Cleopatra Abdou

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Cleopatra Miriam Abdou is a psychologist, author, and professor, best known for her work on health, human flourishing, and culture.

Cleopatra Miriam Abdou-Kamperveen is a psychologist, author, and professor, best known for her work on health, human flourishing, and culture. Abdou is an assistant professor in the Leonard Davis School of Gerontology and Department of Psychology at the University of Southern California (USC).[1]

Life and career[edit]

Abdou was born in Brooklyn, New York, and raised in Clearwater, Florida. She and her four siblings, including an identical twin sister, are the children of Coptic Egyptian immigrants. Abdou lost her mother, Miriam Abdou, at birth due to labor and delivery complications and poor medical care, leading Abdou to commit early in life to making health and human flourishing her life’s work.

Prior to joining the faculty at USC, Abdou completed a postdoctoral fellowship in social epidemiology and population health as a Robert Wood Johnson Foundation Health and Society Scholar at the University of Michigan. Abdou received her Ph.D. in social and health psychology, minoring in quantitative psychology, from UCLA in 2008. She graduated magna cum laude from the University of Miami in 2000 with a degree in psychology and art.

Abdou has spent almost two decades conducting interdisciplinary research on how individuals, families, communities, and other groups manage to be healthy, happy, and successful against the odds. She is the author of nearly two-dozen scientific articles and book chapters in the fields of psychology, public health, medicine, sociology, and aging.[2][3][4][5][6][7][8][9] Abdou served as an associate editor for the Handbook of Minority Aging1 published by Springer in 2013.

Abdou developed the Culture and Social Identity Health Theory2 and the related conceptual framework, Aging Before Birth and Beyond.2 With collaborator, Dr. Adam Fingerhut, Abdou was the first to develop experimental methods for applying the social psychological theory of stereotype threat to the public health problem of health disparities, empirically demonstrating that healthcare stereotype threat is an overlooked psychosocial barrier to healthcare utilization and, thus, good health.[10]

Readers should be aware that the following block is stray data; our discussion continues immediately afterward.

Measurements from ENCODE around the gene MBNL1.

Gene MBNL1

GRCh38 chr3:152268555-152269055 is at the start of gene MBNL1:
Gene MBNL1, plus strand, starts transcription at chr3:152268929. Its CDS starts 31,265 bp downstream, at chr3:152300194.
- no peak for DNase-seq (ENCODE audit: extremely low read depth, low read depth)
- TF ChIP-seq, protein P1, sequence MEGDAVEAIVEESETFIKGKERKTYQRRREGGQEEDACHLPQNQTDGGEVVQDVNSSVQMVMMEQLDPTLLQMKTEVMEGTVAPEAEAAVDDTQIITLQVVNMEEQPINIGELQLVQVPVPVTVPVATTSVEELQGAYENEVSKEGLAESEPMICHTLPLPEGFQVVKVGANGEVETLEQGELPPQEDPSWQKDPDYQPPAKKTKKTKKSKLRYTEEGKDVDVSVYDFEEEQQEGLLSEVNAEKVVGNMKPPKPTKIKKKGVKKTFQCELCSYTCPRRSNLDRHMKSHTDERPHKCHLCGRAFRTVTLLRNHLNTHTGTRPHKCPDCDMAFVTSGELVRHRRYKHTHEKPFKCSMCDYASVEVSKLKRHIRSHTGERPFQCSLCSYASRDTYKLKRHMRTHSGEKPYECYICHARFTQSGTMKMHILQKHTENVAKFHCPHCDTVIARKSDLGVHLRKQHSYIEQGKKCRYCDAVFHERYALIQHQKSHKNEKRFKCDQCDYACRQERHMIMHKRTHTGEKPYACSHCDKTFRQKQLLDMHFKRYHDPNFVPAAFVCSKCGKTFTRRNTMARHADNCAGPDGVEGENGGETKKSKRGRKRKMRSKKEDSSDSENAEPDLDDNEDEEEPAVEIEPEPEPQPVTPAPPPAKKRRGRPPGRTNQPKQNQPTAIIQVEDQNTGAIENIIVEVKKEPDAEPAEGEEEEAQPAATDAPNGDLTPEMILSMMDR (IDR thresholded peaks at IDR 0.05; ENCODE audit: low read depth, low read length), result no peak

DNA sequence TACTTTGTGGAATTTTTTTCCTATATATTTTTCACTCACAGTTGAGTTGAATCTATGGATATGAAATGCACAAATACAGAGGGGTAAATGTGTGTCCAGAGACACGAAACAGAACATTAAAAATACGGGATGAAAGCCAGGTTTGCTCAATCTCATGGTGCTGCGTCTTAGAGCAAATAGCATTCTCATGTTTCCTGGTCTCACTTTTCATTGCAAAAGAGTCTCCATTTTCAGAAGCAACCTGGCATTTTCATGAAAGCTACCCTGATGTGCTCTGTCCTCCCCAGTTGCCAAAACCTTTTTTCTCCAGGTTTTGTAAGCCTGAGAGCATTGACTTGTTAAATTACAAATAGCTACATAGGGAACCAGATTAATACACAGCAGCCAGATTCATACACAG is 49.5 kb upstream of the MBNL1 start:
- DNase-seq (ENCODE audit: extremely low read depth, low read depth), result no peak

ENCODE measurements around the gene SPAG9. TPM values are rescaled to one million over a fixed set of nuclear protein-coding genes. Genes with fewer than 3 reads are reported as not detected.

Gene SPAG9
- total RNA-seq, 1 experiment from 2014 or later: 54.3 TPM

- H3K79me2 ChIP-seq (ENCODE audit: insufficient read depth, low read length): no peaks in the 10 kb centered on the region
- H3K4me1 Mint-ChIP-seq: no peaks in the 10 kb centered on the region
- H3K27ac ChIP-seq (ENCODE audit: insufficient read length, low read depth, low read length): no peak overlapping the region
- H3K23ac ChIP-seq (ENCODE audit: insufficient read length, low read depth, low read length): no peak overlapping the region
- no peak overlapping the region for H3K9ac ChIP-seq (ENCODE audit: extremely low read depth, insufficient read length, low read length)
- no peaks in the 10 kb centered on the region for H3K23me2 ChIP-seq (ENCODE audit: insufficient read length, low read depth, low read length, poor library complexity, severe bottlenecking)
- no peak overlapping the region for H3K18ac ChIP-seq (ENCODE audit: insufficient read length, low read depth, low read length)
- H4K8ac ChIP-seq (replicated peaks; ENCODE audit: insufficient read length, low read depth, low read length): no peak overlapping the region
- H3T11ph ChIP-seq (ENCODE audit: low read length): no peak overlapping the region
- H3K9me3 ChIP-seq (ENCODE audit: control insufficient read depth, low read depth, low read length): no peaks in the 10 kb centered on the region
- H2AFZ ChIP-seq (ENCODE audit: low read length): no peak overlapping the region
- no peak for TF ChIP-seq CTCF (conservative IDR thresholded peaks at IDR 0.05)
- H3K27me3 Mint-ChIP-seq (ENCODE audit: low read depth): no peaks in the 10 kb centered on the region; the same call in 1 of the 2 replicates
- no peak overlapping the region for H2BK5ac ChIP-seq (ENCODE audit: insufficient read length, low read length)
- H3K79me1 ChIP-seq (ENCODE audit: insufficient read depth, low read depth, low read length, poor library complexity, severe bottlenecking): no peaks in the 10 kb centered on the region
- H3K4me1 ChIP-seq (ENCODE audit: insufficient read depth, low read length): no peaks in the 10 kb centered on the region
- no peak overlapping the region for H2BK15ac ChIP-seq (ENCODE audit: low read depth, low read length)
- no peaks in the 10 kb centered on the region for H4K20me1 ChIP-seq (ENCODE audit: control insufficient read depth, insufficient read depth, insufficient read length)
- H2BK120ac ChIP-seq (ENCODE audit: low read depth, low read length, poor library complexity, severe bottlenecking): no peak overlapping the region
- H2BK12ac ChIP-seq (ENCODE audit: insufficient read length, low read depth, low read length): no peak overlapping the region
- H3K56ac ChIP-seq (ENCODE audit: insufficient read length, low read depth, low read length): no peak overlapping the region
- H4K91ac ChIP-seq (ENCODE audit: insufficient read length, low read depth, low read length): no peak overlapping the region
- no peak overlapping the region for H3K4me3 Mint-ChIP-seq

In 2014, Abdou conducted a study at the University of Southern California examining the role that stereotypes play in health disparities. The study identified and explained why women of color are less likely to use healthcare than White women and proposed some solutions. A paper about the study was published in the American Psychological Association journal, Cultural Diversity and Ethnic Minority Psychology on July 2014.[1][10]


  1. ^ a b Perkins, Robert. "The role stereotypes play in health disparities". EmPower Magazine. Retrieved 29 August 2014. 
  2. ^ Abdou, C.W.; Dominguez, T.P.; Myers, H.F. (2013). "Maternal familism predicts birthweight and ashthma symptoms by age three". Social Science & Medicine 76: 28–38. doi:10.1016/j.socscimed.2012.07.041. 
  3. ^ Abdou, C.M.; Hudson, D.; Jackson, J.S.; Kershaw, K.N.; Lee, H.; Mezuk, B. (2013). ""White box" epidemiology and the neurobiology of poor health behaviors: The Environmental Affordances Model". Society and Mental Health 3: 79–95. doi:10.1177/2156869313480892. 
  4. ^ Abdou, C.M.; Eaton, W.W.; Hudson, D.; Kershaw, K.N.; Lee, H.; Mezuk, B.; Rafferty, J.A.; Jackson, J.S. (2010). "Reconsidering the role of social disadvantage in physical and mental health: Stressful life events, health behaviors, race, and depression". American Journal of Epidemiology (172): 1238–1249. 
  5. ^ Abdou, C.M.; Campos, B.; Dunkel Schetter, C.; Glynn, L.M.; Hilmert, C.J.; Hobel, C.J.; Parker Dominguez, T.; Sandman, C.A. (2010). "Communalism predicts maternal affect, stress, and physiology better than ethnicity and SES". Cultural Diversity and Ethnic Minority Psychology 16: 395–403. doi:10.1037/a0019808. 
  6. ^ Abdou, C.M.; Jackson, J.S.; Kershaw, K.N.; Mezuk, B.; Rafferty, J.A. (2010). "Socioeconomic position, health behaviors, and C-reactive protein: A moderated-mediation analysis". Health Psychology 29: 307–316. doi:10.1037/a0019286. 
  7. ^ Abdou, C.M; Dunkel Schetter, C.; Hobel, C.J.; Jones, F.; Jones, L.; Lu, M.C.; Rubinov, D.; Tsai, S. (2010). "Community perspectives: Mixed-methods investigation of culture, stress, resilience, and health". Ethnicity and Disease (20): 41–48. 
  8. ^ Abdou, C.M.; Campos, B.; Dunkel Schetter, C.; Glynn, L.; Hobel, C.J.; Sandman, C. (2008). "Familialism, social support, and stress: Positive implications for pregnant Latinas". Cultural Diversity and Ethnic Minority Psychology (14): 155–162. 
  9. ^ Abdou, C.M.; Dunkel Schetter, C.; Glynn, L.; Hilmert, C.J.; Hobel, C.J; Parker Dominguez, T.; Sandman, C. (2008). "Stress and blood pressure during pregnancy: Racial differences and associations with birthweight". Psychosomatic Medicine (70): 57–64. 
  10. ^ a b Abdou, C.M.; Fingerhut, A.W. (2014). "Stereotype threat among Black and White women in healthcare settings". Cultural Diversity and Ethnic Minority Psychology 20: 316–323. doi:10.1037/a0036946. 

Further reading[edit]

  • Abdou, C. M. (2013). Aging before birth and beyond: Lifespan and intergenerational adaptation through positive resources. In K. E. Whitfield and T. Baker (Eds.) Handbook of Minority Aging. Springer Publishing: New York.

External links[edit]